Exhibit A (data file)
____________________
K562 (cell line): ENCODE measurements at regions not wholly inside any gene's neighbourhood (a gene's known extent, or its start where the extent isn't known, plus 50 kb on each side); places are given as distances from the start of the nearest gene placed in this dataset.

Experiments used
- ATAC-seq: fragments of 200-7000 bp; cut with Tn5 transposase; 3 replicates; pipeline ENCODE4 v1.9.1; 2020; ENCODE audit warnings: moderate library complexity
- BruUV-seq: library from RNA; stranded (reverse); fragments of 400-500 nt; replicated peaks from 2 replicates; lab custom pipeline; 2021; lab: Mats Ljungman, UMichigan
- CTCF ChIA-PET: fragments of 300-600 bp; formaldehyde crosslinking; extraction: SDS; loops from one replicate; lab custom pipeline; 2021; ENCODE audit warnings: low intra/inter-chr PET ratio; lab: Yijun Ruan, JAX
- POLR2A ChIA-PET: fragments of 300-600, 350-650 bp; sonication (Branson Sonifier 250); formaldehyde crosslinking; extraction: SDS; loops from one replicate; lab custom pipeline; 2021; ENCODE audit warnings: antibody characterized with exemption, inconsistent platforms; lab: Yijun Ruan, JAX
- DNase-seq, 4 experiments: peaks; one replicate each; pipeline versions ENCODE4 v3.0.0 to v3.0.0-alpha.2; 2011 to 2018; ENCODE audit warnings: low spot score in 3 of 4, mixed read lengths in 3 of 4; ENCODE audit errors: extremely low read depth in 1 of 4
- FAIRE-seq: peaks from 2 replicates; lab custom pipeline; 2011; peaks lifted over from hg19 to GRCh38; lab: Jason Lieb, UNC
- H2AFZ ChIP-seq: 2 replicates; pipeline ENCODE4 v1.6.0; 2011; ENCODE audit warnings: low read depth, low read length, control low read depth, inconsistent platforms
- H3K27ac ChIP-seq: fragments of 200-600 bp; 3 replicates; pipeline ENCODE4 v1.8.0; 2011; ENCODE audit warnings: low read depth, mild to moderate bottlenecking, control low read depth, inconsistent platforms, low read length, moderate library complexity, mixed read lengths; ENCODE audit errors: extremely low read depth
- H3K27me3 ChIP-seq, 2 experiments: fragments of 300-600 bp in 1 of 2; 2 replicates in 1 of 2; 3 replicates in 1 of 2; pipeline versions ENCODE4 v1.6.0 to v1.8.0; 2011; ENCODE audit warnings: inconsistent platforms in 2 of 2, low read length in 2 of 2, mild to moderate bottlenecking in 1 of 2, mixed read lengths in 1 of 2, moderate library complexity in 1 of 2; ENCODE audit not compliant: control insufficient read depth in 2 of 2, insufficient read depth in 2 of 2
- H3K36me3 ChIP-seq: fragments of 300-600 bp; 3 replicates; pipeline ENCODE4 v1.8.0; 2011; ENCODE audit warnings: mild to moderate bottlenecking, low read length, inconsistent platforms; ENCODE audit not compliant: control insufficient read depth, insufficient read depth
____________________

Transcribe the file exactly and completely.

K562 (cell line): ENCODE measurements at regions not wholly inside any gene's neighbourhood (a gene's known extent, or its start where the extent isn't known, plus 50 kb on each side); places are given as distances from the start of the nearest gene placed in this dataset.

Experiments used
- ATAC-seq: fragments of 200-7000 bp; cut with Tn5 transposase; 3 replicates; pipeline ENCODE4 v1.9.1; 2020; ENCODE audit warnings: moderate library complexity
- BruUV-seq: library from RNA; stranded (reverse); fragments of 400-500 nt; replicated peaks from 2 replicates; lab custom pipeline; 2021; lab: Mats Ljungman, UMichigan
- CTCF ChIA-PET: fragments of 300-600 bp; formaldehyde crosslinking; extraction: SDS; loops from one replicate; lab custom pipeline; 2021; ENCODE audit warnings: low intra/inter-chr PET ratio; lab: Yijun Ruan, JAX
- POLR2A ChIA-PET: fragments of 300-600, 350-650 bp; sonication (Branson Sonifier 250); formaldehyde crosslinking; extraction: SDS; loops from one replicate; lab custom pipeline; 2021; ENCODE audit warnings: antibody characterized with exemption, inconsistent platforms; lab: Yijun Ruan, JAX
- DNase-seq, 4 experiments: peaks; one replicate each; pipeline versions ENCODE4 v3.0.0 to v3.0.0-alpha.2; 2011 to 2018; ENCODE audit warnings: low spot score in 3 of 4, mixed read lengths in 3 of 4; ENCODE audit errors: extremely low read depth in 1 of 4
- FAIRE-seq: peaks from 2 replicates; lab custom pipeline; 2011; peaks lifted over from hg19 to GRCh38; lab: Jason Lieb, UNC
- H2AFZ ChIP-seq: 2 replicates; pipeline ENCODE4 v1.6.0; 2011; ENCODE audit warnings: low read depth, low read length, control low read depth, inconsistent platforms
- H3K27ac ChIP-seq: fragments of 200-600 bp; 3 replicates; pipeline ENCODE4 v1.8.0; 2011; ENCODE audit warnings: low read depth, mild to moderate bottlenecking, control low read depth, inconsistent platforms, low read length, moderate library complexity, mixed read lengths; ENCODE audit errors: extremely low read depth
- H3K27me3 ChIP-seq, 2 experiments: fragments of 300-600 bp in 1 of 2; 2 replicates in 1 of 2; 3 replicates in 1 of 2; pipeline versions ENCODE4 v1.6.0 to v1.8.0; 2011; ENCODE audit warnings: inconsistent platforms in 2 of 2, low read length in 2 of 2, mild to moderate bottlenecking in 1 of 2, mixed read lengths in 1 of 2, moderate library complexity in 1 of 2; ENCODE audit not compliant: control insufficient read depth in 2 of 2, insufficient read depth in 2 of 2
- H3K36me3 ChIP-seq: fragments of 300-600 bp; 3 replicates; pipeline ENCODE4 v1.8.0; 2011; ENCODE audit warnings: mild to moderate bottlenecking, low read length, inconsistent platforms; ENCODE audit not compliant: control insufficient read depth, insufficient read depth